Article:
TALLAHASSEE, Fla. — Saying Florida needs to be in “the game” of trying to lure new companies, Gov. Rick Scott on Thursday said he will ask state legislators to give him $85 million in the coming year for incentives.
The move is sure to set up yet another showdown with the Republican-controlled Legislature, since the next House speaker has already labeled business incentives “corporate welfare” and has suggested that any spending on economic development efforts is wasteful.
Last year the GOP governor asked for $250 million in incentives only to end up frustrated after state legislators rejected the request and refused to grant any new funding.
Scott announced his proposal during an Orlando meeting of Enterprise Florida, the state’s economic development agency, which is also in danger of being eliminated. Rep. Richard Corcoran, a Land O’Lakes Republican who will become speaker in November, has singled out the organization as a place to cut the state’s budget.
Scott, who has made job creation his top priority during his five years in office, touted incentives as part of his ongoing effort to accelerate job growth in the state.
“We lost of a lot of projects because we could not be in the game,” Scott told Enterprise Florida board members, many of whom are executives at some of the state’s largest corporations. “We have to be in the game if we want to keep winning.”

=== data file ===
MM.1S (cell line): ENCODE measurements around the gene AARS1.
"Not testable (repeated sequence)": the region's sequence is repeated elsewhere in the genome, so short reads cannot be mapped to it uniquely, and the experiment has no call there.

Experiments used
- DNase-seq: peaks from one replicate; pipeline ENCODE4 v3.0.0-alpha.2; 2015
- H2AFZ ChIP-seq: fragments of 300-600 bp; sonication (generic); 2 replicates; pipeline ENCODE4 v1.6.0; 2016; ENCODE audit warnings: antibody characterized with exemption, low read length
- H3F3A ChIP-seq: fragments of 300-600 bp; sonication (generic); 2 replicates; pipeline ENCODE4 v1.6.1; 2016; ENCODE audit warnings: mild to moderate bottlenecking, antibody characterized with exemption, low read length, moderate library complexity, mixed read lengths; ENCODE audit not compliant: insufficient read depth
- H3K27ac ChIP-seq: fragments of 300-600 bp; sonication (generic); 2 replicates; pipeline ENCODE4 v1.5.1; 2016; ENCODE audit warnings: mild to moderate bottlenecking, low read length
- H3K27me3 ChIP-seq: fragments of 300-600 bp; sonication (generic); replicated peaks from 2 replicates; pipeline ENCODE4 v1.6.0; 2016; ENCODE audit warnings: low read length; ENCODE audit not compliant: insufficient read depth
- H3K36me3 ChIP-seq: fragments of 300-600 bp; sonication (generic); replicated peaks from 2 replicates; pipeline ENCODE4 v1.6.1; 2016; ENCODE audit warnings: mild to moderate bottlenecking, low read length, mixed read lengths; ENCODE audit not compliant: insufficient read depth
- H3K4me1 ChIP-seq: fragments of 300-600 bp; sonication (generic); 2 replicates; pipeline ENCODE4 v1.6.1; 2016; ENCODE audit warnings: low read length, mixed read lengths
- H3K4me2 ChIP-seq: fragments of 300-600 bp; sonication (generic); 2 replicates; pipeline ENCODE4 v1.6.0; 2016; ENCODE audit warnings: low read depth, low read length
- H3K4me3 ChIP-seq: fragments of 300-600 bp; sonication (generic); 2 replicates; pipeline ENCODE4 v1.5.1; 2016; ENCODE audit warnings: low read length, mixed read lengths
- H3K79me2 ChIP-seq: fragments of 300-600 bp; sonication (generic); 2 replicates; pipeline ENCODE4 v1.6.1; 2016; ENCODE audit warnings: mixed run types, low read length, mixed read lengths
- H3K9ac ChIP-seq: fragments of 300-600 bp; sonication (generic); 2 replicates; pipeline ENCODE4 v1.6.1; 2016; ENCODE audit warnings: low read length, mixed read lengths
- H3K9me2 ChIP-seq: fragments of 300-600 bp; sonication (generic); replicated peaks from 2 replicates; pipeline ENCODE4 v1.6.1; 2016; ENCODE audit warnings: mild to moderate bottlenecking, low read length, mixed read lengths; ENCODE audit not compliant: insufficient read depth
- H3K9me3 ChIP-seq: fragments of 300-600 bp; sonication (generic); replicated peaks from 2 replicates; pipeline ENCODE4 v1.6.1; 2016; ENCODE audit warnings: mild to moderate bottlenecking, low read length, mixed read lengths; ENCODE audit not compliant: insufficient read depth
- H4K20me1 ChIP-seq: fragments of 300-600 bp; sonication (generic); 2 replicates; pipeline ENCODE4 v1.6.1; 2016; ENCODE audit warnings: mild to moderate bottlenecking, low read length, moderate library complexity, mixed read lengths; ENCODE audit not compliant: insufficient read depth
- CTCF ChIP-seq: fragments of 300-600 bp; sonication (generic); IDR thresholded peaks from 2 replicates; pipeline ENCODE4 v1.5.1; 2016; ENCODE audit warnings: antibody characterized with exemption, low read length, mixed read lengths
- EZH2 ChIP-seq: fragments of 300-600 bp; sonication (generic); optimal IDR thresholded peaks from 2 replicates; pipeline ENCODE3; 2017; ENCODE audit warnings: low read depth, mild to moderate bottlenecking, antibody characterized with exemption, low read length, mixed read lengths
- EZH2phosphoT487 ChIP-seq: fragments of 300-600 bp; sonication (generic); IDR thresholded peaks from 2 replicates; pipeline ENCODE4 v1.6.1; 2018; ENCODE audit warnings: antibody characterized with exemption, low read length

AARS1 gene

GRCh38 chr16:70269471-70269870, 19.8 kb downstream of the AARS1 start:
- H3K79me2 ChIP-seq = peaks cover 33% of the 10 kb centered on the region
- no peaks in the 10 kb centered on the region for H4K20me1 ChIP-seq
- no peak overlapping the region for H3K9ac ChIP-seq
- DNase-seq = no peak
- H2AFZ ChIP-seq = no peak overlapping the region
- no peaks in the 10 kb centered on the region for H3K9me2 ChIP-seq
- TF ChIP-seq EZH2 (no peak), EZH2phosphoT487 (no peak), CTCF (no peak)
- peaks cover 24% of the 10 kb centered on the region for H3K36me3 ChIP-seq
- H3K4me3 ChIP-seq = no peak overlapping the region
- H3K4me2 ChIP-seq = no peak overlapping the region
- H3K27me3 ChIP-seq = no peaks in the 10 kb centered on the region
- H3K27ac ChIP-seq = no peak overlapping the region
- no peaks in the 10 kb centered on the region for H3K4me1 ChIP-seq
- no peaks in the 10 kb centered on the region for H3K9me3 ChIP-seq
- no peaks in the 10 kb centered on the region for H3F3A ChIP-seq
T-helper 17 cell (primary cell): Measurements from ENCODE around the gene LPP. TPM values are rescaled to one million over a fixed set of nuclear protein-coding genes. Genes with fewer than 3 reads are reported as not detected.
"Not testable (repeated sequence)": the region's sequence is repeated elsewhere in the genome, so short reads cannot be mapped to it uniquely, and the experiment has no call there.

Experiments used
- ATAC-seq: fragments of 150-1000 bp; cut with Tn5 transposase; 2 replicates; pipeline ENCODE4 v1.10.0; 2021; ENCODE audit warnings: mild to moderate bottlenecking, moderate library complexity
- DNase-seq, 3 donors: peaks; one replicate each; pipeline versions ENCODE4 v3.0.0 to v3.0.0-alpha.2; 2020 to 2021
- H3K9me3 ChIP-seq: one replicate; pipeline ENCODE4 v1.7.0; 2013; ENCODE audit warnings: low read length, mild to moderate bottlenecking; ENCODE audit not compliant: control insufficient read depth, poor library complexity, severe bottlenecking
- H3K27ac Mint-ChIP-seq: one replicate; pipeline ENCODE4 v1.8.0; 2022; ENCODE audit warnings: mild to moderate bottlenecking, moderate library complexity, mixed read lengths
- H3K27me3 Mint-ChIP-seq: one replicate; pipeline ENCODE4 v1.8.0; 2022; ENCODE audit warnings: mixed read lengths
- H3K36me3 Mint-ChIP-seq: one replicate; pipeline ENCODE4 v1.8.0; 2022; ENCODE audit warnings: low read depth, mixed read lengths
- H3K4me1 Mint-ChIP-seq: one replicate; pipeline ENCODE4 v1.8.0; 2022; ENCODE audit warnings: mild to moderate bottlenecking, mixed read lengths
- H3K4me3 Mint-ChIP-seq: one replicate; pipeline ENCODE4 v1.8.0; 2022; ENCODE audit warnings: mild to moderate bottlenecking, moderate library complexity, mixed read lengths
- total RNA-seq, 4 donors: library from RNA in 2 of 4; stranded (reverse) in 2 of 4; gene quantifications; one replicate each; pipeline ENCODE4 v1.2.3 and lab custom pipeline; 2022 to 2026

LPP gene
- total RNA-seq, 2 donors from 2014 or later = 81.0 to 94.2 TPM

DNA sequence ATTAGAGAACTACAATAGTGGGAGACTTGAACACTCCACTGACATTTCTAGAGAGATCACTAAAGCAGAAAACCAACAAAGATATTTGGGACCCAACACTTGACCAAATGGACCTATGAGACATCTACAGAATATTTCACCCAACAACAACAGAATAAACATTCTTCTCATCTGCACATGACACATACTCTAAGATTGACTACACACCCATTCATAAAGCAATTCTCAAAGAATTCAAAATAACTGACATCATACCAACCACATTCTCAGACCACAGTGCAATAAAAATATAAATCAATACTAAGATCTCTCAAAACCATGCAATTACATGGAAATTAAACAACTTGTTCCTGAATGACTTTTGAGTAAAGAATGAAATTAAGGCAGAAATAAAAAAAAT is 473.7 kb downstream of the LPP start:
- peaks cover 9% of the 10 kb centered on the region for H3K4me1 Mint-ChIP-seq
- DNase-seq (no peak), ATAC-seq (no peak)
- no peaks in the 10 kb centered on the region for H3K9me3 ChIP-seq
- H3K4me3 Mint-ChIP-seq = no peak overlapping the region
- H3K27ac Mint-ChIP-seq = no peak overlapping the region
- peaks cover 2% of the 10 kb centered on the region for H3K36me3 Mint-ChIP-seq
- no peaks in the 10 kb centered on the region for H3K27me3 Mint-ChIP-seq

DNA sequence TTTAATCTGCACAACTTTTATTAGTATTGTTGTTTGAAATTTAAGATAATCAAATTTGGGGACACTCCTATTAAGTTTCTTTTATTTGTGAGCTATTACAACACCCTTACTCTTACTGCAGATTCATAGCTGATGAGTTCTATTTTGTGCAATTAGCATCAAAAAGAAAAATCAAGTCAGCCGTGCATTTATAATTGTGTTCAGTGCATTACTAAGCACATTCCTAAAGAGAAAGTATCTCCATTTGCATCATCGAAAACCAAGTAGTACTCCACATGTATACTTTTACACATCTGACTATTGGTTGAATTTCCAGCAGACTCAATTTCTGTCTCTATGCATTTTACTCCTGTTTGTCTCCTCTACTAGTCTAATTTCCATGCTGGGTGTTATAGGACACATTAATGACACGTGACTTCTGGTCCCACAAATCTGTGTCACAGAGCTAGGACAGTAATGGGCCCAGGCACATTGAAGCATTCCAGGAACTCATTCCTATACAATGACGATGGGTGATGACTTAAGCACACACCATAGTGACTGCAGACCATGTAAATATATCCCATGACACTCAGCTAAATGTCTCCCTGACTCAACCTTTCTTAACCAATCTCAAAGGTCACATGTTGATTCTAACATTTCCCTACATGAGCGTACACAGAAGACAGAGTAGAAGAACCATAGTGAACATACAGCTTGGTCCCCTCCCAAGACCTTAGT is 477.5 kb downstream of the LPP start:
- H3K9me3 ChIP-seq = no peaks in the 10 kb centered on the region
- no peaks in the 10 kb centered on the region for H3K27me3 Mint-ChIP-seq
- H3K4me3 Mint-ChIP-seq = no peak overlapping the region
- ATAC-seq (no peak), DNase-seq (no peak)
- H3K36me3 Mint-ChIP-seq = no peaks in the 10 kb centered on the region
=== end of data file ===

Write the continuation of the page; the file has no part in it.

Scott and Enterprise Florida have used business incentives to entice companies to relocate, or expand their operations in the state. Florida usually promises cash payments to companies once they met certain job creation goals. Scott, who has traveled to other states in an effort to entice companies to move, has insisted that the cash payments are needed to help Florida keep pace with other states engaged in similar efforts.
“It’s important for us every day to not lose focus on what Enterprise Florida does. We create jobs for Florida families,” Scott said.
While some Republican legislators share Scott’s viewpoint, top leaders such as Corcoran do not. Rep. Jose Oliva, a Miami Republican in line to become speaker after Corcoran, has pointed out how Florida’s drop in unemployment has mirrored the national drops and has suggested that the state’s recovery is due to national trends not actions taken by the state.
Corcoran reiterated his opposition shortly after Scott’s announcement, saying in a statement that the “House’s position on this issue is clear.”
“The government engaging in social engineering to pick winners and losers to benefit the 1 percent is a bad deal for Florida’s taxpayers,” Corcoran said. “There will not be any corporate welfare in the House budget.”
Scott said that his proposal, which would be considered during the 2017 session that starts in March, would also include recommendations on changing the structure of Enterprise Florida. The state-created entity was set up two decades ago as a public-private partnership, but it still relies heavily on money from taxpayers for its operations.